New boundaries, a smaller House of Commons and the shift to individual electoral registration all tilt the electoral battlefield further towards the Conservatives. Why?

The government has confirmed it will push ahead with plans to reduce the House of Commons to 600 seats from 650.  Why is that such bad news for the Labour Party? 

The damage is twofold. The switch to individual electoral registration will hurt Labour more than its rivals. . Constituency boundaries in Britain are drawn on registered electors, not by population - the average seat has around 70,000 voters but a population of 90,000, although there are significant variations within that. On the whole, at present, Labour MPs tend to have seats with fewer voters than their Conservative counterparts. These changes were halted by the Liberal Democrats in the coalition years but are now back on course.

The new, 600-member constituencies will all but eliminate those variations on mainland Britain, although the Isle of Wight, and the Scottish island constituencies will remain special cases. The net effect will be to reduce the number of Labour seats - and to make the remaining seats more marginal. (Of the 50 seats that would have been eradicated had the 2013 review taken place, 35 were held by Labour, including deputy leader Tom Watson's seat of West Bromwich East.)

Why will Labour seats become more marginal? For the most part, as seats expand, they will take on increasing numbers of suburban and rural voters, who tend to vote Conservative. The city of Leicester is a good example: currently the city sends three Labour MPs to Westminster, each with large majorities. Under boundary changes, all three could become more marginal as they take on more wards from the surrounding county. Liz Kendall's Leicester West seat is likely to have a particularly large influx of Tory voters, turning the seat - a Labour stronghold since 1945 - into a marginal.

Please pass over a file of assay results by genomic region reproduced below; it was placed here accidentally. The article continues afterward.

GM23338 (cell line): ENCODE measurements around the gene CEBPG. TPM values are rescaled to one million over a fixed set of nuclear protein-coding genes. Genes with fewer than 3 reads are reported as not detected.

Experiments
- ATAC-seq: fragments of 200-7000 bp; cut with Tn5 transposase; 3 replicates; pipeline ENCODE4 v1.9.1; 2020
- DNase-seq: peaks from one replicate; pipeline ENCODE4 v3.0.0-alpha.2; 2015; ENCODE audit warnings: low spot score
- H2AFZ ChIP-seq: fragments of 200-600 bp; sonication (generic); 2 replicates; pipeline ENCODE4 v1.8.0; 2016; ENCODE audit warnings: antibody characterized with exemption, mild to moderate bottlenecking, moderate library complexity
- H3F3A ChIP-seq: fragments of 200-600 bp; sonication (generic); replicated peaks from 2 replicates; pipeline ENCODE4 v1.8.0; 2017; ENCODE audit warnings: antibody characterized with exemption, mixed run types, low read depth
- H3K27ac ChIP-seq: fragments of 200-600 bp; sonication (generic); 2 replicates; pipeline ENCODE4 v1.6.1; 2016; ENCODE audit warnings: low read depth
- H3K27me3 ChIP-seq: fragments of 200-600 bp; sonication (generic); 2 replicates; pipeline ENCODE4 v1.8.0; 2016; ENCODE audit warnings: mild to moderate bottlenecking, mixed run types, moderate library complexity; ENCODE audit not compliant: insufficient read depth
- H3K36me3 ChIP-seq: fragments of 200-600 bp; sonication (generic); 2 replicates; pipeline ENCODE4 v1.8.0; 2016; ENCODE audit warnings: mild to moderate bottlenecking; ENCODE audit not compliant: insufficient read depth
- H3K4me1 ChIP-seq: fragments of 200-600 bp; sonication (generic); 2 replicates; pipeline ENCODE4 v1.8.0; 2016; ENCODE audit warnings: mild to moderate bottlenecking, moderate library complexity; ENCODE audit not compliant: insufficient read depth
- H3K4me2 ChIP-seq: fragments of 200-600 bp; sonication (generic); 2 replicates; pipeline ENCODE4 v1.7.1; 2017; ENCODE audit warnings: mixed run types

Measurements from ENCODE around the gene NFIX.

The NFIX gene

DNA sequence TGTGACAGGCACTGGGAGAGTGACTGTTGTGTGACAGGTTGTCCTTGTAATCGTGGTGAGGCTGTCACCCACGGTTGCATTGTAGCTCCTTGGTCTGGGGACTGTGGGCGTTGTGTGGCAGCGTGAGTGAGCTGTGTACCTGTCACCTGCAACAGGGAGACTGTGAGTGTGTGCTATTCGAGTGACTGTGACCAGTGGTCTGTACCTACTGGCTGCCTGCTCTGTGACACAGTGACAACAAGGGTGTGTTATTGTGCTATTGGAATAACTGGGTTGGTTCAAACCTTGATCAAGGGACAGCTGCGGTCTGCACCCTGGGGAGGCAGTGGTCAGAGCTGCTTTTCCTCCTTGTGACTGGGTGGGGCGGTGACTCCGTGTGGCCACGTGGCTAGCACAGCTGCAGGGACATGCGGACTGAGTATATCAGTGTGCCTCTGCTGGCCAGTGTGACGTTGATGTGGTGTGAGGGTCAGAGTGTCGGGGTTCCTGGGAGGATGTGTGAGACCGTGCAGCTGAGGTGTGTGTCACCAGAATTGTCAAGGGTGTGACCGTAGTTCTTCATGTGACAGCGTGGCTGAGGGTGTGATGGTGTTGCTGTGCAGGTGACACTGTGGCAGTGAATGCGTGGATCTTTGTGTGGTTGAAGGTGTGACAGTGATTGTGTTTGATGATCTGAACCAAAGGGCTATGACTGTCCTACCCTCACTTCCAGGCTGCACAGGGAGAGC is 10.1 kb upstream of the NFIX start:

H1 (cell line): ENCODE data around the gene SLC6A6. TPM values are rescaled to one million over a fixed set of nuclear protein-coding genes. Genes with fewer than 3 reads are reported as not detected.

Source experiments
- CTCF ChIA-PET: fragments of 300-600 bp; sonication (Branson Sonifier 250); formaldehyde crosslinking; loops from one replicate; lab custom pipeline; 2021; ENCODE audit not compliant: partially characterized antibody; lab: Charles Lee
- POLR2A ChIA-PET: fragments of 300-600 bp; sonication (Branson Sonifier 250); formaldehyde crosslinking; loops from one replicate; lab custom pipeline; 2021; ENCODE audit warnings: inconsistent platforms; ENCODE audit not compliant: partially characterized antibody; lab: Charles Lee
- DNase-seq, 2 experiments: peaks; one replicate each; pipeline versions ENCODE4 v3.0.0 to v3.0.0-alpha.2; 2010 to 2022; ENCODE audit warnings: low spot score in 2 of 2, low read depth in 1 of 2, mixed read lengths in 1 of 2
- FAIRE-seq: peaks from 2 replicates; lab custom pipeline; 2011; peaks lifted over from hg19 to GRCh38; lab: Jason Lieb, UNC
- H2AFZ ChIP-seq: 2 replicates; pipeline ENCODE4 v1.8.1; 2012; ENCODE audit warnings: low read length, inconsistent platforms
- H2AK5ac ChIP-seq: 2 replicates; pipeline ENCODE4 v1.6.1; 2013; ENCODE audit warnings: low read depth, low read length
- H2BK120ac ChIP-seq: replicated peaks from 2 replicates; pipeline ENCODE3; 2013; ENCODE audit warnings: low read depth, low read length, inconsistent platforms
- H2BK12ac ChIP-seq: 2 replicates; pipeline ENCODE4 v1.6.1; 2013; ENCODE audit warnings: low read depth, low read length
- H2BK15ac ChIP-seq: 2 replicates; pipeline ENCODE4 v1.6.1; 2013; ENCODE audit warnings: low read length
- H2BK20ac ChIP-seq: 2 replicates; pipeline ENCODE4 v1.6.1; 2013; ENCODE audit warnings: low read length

The pattern is fairly consistent throughout the United Kingdom - Labour safe seats either vanishing or becoming marginal or even Tory seats. On Merseyside, three seats - Frank Field's Birkenhead, a Labour seat since 1950, and two marginal Labour held seats, Wirral South and Wirral West - will become two: a safe Labour seat, and a safe Conservative seat on the Wirral. Lillian Greenwood, the Shadow Transport Secretary, would see her Nottingham seat take more of the Nottinghamshire countryside, becoming a Conservative-held marginal. 

The traffic - at least in the 2013 review - was not entirely one-way. Jane Ellison, the Tory MP for Battersea, would find herself fighting a seat with a notional Labour majority of just under 3,000, as opposed to her current majority of close to 8,000. 

But the net effect of the boundary review and the shrinking of the size of the House of Commons would be to the advantage of the Conservatives. If the 2015 election had been held using the 2013 boundaries, the Tories would have a majority of 22 – and Labour would have just 216 seats against 232 now.

It may be, however, that Labour dodges a bullet – because while the boundary changes would have given the Conservatives a bigger majority, they would have significantly fewer MPs – down to 311 from 330, a loss of 19 members of Parliament. Although the whips are attempting to steady the nerves of backbenchers about the potential loss of their seats, that the number of Conservative MPs who face involuntary retirement due to boundary changes is bigger than the party’s parliamentary majority may force a U-Turn.

That said, Labour’s relatively weak electoral showing may calm jittery Tory MPs. Two months into Ed Miliband’s leadership, Labour averaged 39 per cent in the polls. They got 31 per cent of the vote in 2015. Two months into Tony Blair’s leadership, Labour were on 53 per cent of the vote. They got 43 per cent of the vote. A month and a half into Jeremy Corbyn’s leadership, Labour is on 31 per cent of the vote.  A Blair-style drop of ten points would see the Tories net 388 seats under the new boundaries, with Labour on 131. A smaller Miliband-style drop would give the Conservatives 364, and leave Labour with 153 MPs.  

On Labour’s current trajectory, Tory MPs who lose out due to boundary changes may feel comfortable in their chances of picking up a seat elsewhere. 

Stephen Bush is editor of the Staggers, the New Statesman’s political blog. He usually writes about politics.